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Beto O’Rourke takes defamation fight to Texas appeals court

The Democratic nominee for governor says the oil tycoon suing him “has no right to abuse the judicial system” as retaliation for exercising First Amendment rights.

AUSTIN, Texas (CN) — Texas gubernatorial candidate Beto O’Rourke argued that statements he made which are now the subject of a $1 million defamation lawsuit all concern a matter of immense public importance, and that the claim against him is nothing more than an attempt “to silence political debate.”

In a filing Wednesday to the Austin-based Third Court of Appeals, O’Rourke said that his statements critical of energy executive Kelcy Warren and corporate influence over Texas energy policy aimed at Republican Governor Greg Abbott are covered speech under the Texas Citizens Participation Act, and not clearly defamatory.

“The court should order the case dismissed and award O’Rourke his attorneys’ fees,” attorneys for the one-time 2020 presidential candidate wrote in the Aug. 17 appeal.

Warren, a billionaire Republican donor and chairman of Energy Transfer, accused O’Rourke in February of defaming him on the campaign trail over the former congressman’s claims that Warren paid off Abbott to not fix the grid. The allegations relate to a $1 million political donation Warren made to the two-term Republican governor months after the state’s deadly February 2021 winter storm that O’Rourke latched onto.

“Looks like a bribe to me,” O’Rourke said in one reference to Warren's donation in a Facebook live video earlier this year.

Warren claims in his lawsuit that O’Rourke mounted a “relentless and malicious attack” that accused him of committing the felonies of extortion, bribery and corruption so that his company could profit in the event the state’s electrical grid were to again fail.

O’Rourke, who has made Abbott’s handling of last year’s electrical grid collapse a core piece of his campaign, has called the lawsuit “frivolous,” but a judge in San Saba County, where the lawsuit was filed, declined to dismiss it in July.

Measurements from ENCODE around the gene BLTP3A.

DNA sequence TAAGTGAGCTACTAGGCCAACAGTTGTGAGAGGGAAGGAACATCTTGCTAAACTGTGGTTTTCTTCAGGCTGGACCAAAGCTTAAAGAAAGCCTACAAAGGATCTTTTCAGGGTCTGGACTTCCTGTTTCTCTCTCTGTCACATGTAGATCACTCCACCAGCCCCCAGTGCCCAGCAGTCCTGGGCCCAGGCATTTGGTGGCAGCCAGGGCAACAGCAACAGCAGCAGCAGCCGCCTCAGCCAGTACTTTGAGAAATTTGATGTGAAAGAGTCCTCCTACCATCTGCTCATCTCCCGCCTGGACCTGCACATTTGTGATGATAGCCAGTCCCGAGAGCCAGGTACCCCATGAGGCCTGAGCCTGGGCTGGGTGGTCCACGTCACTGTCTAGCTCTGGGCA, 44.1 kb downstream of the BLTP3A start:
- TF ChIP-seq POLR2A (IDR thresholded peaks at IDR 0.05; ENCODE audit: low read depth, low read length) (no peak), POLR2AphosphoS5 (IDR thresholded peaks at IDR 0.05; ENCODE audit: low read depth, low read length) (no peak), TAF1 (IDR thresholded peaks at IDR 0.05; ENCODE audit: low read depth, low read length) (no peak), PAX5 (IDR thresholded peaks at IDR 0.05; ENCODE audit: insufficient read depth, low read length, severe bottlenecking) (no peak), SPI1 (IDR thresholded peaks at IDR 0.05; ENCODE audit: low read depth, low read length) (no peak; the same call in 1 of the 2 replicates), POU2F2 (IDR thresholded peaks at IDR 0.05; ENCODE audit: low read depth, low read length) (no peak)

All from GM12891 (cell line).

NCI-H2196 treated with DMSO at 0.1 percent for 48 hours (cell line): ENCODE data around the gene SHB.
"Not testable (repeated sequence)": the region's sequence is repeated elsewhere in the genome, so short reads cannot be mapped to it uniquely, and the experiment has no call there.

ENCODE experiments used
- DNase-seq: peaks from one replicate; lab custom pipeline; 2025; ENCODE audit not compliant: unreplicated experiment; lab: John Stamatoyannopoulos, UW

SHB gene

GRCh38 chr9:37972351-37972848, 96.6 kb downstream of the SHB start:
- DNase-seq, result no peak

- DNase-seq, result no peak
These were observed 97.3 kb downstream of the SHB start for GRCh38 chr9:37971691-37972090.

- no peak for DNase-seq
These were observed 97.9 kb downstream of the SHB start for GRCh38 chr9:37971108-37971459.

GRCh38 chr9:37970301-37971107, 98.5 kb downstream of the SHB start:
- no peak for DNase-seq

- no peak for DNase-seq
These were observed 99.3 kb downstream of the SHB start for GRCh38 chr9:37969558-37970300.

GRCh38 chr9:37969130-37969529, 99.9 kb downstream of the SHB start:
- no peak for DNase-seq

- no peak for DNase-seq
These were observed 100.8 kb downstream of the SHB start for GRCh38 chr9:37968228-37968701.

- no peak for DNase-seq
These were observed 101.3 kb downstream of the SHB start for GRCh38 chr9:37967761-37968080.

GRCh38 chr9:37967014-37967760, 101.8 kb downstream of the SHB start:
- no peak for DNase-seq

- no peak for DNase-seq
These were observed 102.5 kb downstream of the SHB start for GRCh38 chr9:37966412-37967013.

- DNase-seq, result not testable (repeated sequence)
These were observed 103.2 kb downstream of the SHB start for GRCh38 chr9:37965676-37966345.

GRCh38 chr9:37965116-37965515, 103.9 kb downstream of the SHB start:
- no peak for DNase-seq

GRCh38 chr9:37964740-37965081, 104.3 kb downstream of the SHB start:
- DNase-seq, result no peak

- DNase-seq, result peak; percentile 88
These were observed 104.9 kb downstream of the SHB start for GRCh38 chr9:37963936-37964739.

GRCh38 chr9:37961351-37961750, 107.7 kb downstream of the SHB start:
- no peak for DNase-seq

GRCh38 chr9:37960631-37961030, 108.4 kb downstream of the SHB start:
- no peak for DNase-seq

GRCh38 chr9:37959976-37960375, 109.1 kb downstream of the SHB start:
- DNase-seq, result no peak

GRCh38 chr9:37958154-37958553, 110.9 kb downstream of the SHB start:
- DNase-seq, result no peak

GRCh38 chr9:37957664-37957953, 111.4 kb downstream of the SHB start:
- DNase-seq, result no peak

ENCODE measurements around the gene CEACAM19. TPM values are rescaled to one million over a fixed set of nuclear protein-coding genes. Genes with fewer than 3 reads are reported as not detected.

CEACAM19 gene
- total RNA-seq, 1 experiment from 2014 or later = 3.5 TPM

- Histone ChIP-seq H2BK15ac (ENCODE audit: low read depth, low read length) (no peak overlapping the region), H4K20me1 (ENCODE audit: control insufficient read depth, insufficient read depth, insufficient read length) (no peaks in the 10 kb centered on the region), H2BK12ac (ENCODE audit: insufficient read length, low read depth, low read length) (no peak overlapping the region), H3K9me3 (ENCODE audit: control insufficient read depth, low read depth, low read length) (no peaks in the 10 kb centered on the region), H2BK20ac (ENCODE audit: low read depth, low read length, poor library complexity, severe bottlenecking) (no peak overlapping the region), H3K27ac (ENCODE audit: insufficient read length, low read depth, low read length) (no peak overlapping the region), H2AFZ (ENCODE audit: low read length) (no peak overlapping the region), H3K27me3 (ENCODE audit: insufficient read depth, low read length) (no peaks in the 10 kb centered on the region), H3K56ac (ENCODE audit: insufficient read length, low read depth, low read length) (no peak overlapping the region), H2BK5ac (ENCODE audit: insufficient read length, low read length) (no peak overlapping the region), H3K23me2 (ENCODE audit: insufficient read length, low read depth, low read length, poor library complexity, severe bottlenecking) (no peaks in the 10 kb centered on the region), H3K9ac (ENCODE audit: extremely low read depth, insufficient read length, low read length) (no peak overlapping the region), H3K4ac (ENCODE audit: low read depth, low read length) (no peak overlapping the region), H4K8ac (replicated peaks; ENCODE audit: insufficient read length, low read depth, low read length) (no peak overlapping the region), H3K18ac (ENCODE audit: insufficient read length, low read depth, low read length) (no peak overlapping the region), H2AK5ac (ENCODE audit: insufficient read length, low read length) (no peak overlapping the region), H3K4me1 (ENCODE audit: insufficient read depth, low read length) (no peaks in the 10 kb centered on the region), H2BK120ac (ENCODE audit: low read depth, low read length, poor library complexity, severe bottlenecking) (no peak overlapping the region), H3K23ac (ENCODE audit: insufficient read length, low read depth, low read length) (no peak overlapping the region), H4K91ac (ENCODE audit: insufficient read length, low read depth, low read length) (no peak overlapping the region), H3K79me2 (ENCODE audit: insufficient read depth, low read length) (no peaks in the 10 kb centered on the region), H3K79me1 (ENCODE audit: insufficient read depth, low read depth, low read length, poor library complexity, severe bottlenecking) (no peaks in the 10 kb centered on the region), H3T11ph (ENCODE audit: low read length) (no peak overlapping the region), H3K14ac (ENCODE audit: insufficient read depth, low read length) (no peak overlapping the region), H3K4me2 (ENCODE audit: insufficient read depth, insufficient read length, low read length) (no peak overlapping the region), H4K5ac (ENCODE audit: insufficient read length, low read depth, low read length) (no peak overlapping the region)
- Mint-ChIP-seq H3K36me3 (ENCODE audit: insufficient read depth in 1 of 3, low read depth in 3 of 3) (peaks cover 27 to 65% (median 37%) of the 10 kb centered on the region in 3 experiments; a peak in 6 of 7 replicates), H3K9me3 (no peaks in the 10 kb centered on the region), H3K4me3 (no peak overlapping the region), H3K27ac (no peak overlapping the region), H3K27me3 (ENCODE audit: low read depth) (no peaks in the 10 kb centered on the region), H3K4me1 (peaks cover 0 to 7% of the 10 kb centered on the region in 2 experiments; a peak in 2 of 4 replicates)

In his appeal, O’Rourke cites several social media posts that he says cannot be defamatory because they are either about Abbott – his political opponent – or truthfully report Warren’s $1 million contribution. Warren, the appeal says, has not proven his allegations, or that he suffered any damages arising from the claims.

“O’Rourke’s political speech about Warren’s $1 million contribution to Abbott and its effect on Abbott’s policy positions is quintessential speech on a matter of public concern,” the appeal states, adding that the Democratic candidate’s political speech is protected by the First Amendment and “nondefamatory as a matter of law.”

O’Rourke and Abbott remain locked in a head-to-head matchup for the governor’s mansion as candidates across the country ramp up their campaigns with the 2022 midterm elections just 82 days away.

On Thursday, O’Rourke’s campaign said it made its first TV ad buy with reservations in major markets across the state next week that “will hold Greg Abbott accountable for failing the people of Texas with his extreme agenda.”

Abbott, seeking a third term, continues to poll ahead of O’Rourke in new polling from the Dallas Morning News and UT Tyler that shows respondents favoring Abbott 46% to O’Rourke’s 39%. But the same poll also found a majority of respondents believe the state is headed in the wrong direction.

Six justices sit on the Third Court of Appeals, which hears cases from 24 counties, including San Saba County where Warren spends some holidays on a ranch owned by an LLC of his. O'Rourke also appealed the San Saba County judge's refusal to transfer venue to O'Rourke's home county of El Paso.

Warren has until Sept. 6 to file a reply brief.

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Categories / Appeals, Civil Rights, Politics

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